Over the summer I normally try to post a couple things that I learned over the previous school year. If you have anything you learned from last year that you would like to tell me about, send it my way smcgever (at) pv dot younglife dot org
In our club, I normally play guitar and lead the music with some help from another leader. This has been the norm for me for a long, long time. When I was in high school going through WL leader training, the person training me briefly mentioned, “oh, and you should probably learn to play the guitar.” So, I borrowed a guitar and taught myself the four chords needed to play 90% of club songs.
In our WL club, there was a very experienced YL guitar player and song leader. He taught me a ton about playing guitar and leading music, with one notable exception… he was fairly busy and didn’t need to practice. He only had one rule for me, “at club, no chord sheets, you have to memorize every song.” So I came to club with the songs practiced, memorized, and all ready to go. This has worked out really well for me. I’ve had the privilege of playing guitar and leading songs at lots of clubs and camps around the country. I have nearly every club song memorized and can hear a new song on the radio and guess the correct chords most of the time.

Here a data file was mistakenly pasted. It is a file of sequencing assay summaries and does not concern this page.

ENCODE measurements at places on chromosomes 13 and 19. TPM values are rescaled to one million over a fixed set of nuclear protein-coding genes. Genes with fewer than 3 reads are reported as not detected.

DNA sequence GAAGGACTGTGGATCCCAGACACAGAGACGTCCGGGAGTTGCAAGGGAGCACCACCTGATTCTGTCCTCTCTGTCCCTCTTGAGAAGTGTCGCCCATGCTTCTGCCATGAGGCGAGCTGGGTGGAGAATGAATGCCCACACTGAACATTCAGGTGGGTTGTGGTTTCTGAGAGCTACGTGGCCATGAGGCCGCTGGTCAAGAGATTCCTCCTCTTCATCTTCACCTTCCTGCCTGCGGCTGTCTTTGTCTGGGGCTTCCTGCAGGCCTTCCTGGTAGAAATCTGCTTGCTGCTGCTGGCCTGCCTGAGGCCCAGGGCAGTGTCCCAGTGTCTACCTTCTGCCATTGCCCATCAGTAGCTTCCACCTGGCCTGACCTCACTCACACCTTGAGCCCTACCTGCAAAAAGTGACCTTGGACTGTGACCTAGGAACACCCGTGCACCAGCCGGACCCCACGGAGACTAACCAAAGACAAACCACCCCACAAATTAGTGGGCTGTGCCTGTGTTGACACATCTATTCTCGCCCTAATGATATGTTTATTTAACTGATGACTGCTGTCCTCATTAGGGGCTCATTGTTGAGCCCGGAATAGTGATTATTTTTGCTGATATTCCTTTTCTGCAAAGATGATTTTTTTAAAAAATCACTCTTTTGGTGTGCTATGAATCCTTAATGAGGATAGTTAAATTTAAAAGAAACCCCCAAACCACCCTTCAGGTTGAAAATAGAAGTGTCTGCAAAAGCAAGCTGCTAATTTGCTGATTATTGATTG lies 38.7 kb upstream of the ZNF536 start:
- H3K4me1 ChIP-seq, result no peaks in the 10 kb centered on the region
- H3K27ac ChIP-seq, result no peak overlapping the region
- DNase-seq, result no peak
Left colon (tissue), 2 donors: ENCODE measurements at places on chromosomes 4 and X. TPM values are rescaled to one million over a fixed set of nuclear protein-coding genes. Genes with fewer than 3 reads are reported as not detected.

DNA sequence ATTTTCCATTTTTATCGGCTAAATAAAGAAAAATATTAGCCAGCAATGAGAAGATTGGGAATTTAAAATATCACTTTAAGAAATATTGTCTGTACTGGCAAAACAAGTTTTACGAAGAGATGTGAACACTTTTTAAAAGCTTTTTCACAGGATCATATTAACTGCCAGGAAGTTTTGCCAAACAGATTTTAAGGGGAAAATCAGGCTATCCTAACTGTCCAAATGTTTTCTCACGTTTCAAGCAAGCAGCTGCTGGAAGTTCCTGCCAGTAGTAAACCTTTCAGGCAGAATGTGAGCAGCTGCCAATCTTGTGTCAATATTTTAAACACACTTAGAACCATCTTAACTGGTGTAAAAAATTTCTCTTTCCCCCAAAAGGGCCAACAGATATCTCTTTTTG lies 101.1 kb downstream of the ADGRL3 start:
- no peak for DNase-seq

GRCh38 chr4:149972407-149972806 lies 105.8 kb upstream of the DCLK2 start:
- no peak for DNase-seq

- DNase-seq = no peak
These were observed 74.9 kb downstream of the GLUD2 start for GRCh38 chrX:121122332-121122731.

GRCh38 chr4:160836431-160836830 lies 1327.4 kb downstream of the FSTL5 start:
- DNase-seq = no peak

This is all fine and dandy but has one gigantic problem… this isn’t a good training method: don’t practice together, come prepared, don’t make mistakes, rely on experience and a good ear to get you through. On the other hand, for about the last ten years I have given YL kids 3-4 week guitar lessons after school or, more recently, at their lunch time at their school. Here is a simple handout I work through with people learning guitar (I supplement with a few simple songs). But this hasn’t helped our club music too much.
This year I focused on a training method I use for other skills, but I applied it to guitar in club. We both come prepared, we run through the songs before club and then we progress like this:
Club 1: I play plugged in to the sound system, the other person plays unplugged.
Club 2: I play plugged in. The other person plays plugged in.
Club 3: I play unplugged. The other person plays plugged in.
Club 4: The other person plays plugged in alone. I stand in the crowd.
Obviously you can stretch out step 1 (club 1) until they are ready, but I would add this… There is no better motivator to get better than to know you have to “stand and deliver”. Generally those of us with experience are reluctant to step aside and let a less experienced person do what we do. So this year, I worked to let our wonderful junior leaders Grace and Gabbie play guitar more, and alone in our club. It was a step in the right direction and we will be doing more next year.
What have you done to bring along new musicians and song leaders in a club with experienced people?
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